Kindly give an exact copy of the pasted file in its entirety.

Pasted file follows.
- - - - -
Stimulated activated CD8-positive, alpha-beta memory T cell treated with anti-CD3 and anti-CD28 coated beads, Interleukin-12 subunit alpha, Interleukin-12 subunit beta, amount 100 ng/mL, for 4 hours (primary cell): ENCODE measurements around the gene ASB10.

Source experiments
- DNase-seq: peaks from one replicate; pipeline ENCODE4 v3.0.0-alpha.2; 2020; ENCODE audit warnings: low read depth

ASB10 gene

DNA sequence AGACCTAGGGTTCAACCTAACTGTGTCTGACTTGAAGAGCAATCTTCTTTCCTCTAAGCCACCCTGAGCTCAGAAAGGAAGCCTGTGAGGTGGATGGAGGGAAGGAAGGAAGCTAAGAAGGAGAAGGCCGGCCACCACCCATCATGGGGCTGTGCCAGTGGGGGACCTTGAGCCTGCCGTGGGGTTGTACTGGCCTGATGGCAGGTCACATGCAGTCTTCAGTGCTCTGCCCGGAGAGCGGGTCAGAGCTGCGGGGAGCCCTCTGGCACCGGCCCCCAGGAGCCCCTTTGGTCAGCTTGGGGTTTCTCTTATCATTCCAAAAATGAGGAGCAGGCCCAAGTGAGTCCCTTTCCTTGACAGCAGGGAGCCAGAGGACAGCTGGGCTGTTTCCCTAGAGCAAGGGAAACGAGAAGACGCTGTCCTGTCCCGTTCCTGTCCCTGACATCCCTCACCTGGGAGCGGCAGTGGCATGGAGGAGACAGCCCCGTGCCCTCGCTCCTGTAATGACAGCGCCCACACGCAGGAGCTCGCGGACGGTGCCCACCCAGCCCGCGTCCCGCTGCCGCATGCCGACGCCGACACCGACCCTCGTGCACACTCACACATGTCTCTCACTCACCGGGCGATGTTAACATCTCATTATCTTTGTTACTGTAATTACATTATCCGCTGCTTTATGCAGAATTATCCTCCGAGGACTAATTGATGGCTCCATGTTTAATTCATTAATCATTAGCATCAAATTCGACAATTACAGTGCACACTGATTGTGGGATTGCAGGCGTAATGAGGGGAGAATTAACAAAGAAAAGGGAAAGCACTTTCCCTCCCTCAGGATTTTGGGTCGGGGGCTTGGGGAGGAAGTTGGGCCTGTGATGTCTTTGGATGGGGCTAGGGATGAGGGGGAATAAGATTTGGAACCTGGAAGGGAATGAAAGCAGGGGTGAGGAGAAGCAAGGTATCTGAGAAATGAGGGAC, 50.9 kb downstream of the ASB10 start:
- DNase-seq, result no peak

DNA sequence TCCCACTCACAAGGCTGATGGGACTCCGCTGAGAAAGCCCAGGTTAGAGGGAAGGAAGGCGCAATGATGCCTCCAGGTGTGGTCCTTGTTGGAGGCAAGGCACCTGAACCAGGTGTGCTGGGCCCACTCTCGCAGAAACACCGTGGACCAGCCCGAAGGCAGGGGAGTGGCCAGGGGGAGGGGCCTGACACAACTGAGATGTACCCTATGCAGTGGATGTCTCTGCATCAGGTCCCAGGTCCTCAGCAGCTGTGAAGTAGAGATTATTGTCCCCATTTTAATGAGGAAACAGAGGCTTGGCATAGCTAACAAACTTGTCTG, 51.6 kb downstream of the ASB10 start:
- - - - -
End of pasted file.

Stimulated activated CD8-positive, alpha-beta memory T cell treated with anti-CD3 and anti-CD28 coated beads, Interleukin-12 subunit alpha, Interleukin-12 subunit beta, amount 100 ng/mL, for 4 hours (primary cell): ENCODE measurements around the gene ASB10.

Source experiments
- DNase-seq: peaks from one replicate; pipeline ENCODE4 v3.0.0-alpha.2; 2020; ENCODE audit warnings: low read depth

ASB10 gene

DNA sequence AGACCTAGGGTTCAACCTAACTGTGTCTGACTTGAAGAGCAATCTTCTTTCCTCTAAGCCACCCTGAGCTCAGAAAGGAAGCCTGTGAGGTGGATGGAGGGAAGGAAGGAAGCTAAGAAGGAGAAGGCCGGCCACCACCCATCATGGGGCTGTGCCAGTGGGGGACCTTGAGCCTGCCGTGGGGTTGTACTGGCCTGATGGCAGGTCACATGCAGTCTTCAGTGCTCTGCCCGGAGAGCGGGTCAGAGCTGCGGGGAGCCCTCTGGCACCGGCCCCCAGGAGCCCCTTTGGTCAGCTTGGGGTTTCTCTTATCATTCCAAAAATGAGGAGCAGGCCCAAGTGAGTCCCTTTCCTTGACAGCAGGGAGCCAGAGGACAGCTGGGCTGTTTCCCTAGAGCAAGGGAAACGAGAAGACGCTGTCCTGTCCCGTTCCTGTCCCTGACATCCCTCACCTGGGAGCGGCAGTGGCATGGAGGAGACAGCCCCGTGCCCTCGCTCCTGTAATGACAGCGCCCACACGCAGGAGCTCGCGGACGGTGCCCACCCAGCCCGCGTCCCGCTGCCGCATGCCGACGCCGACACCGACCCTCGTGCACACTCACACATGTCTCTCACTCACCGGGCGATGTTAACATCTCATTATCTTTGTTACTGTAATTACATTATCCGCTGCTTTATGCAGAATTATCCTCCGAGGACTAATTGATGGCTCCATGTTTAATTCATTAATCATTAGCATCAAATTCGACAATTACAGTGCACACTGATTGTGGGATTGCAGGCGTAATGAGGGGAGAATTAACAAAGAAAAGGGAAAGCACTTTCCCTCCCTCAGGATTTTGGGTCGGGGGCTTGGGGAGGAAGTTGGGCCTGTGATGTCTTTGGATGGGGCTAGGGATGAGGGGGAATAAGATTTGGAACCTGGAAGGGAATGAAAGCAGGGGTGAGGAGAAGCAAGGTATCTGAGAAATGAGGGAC, 50.9 kb downstream of the ASB10 start:
- DNase-seq, result no peak

DNA sequence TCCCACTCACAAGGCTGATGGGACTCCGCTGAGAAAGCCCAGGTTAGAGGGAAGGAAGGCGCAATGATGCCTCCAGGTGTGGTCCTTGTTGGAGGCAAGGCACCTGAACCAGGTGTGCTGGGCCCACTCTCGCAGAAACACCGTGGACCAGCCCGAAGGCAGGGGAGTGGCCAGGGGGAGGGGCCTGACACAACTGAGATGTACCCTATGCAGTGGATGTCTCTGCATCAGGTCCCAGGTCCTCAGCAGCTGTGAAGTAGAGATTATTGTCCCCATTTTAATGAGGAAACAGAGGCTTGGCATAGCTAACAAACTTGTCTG, 51.6 kb downstream of the ASB10 start: